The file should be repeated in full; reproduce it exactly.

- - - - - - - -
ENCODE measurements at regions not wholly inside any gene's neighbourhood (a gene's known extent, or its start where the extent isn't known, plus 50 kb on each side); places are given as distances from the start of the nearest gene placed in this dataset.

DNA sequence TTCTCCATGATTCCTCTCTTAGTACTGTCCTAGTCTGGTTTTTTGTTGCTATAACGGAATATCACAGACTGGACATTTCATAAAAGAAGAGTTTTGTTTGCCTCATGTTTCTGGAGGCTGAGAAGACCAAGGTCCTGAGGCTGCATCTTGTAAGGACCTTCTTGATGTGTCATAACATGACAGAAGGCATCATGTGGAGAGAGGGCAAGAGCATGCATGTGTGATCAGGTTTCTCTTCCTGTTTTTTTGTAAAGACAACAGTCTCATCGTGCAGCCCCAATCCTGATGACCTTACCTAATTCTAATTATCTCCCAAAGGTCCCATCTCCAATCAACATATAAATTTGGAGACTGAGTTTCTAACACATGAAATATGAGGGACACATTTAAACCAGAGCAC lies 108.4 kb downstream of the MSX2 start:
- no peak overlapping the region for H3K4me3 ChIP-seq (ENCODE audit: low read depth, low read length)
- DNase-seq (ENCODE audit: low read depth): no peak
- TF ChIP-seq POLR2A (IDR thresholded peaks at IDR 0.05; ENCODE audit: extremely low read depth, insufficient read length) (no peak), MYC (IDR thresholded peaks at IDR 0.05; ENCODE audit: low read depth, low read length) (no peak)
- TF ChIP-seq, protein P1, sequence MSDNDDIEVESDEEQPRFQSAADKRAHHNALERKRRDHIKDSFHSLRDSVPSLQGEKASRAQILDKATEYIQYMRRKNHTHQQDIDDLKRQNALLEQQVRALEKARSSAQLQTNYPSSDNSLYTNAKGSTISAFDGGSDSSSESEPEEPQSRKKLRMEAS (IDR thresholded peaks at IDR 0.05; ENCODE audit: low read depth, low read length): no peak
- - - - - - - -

ENCODE measurements at regions not wholly inside any gene's neighbourhood (a gene's known extent, or its start where the extent isn't known, plus 50 kb on each side); places are given as distances from the start of the nearest gene placed in this dataset.

DNA sequence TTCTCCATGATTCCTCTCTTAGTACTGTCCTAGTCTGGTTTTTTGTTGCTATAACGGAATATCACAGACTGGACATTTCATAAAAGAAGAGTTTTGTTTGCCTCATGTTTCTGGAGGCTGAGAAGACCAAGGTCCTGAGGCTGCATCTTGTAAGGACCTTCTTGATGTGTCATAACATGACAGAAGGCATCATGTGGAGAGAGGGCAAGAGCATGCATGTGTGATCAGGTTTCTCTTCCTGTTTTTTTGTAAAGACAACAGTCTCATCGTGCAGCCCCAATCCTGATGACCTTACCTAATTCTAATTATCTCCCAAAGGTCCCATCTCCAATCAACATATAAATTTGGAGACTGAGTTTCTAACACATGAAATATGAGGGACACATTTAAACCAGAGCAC lies 108.4 kb downstream of the MSX2 start:
- no peak overlapping the region for H3K4me3 ChIP-seq (ENCODE audit: low read depth, low read length)
- DNase-seq (ENCODE audit: low read depth): no peak
- TF ChIP-seq POLR2A (IDR thresholded peaks at IDR 0.05; ENCODE audit: extremely low read depth, insufficient read length) (no peak), MYC (IDR thresholded peaks at IDR 0.05; ENCODE audit: low read depth, low read length) (no peak)
- TF ChIP-seq, protein P1, sequence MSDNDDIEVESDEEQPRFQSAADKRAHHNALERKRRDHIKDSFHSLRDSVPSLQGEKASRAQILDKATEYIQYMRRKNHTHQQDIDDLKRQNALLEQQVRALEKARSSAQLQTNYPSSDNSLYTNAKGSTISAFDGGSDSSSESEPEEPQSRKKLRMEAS (IDR thresholded peaks at IDR 0.05; ENCODE audit: low read depth, low read length): no peak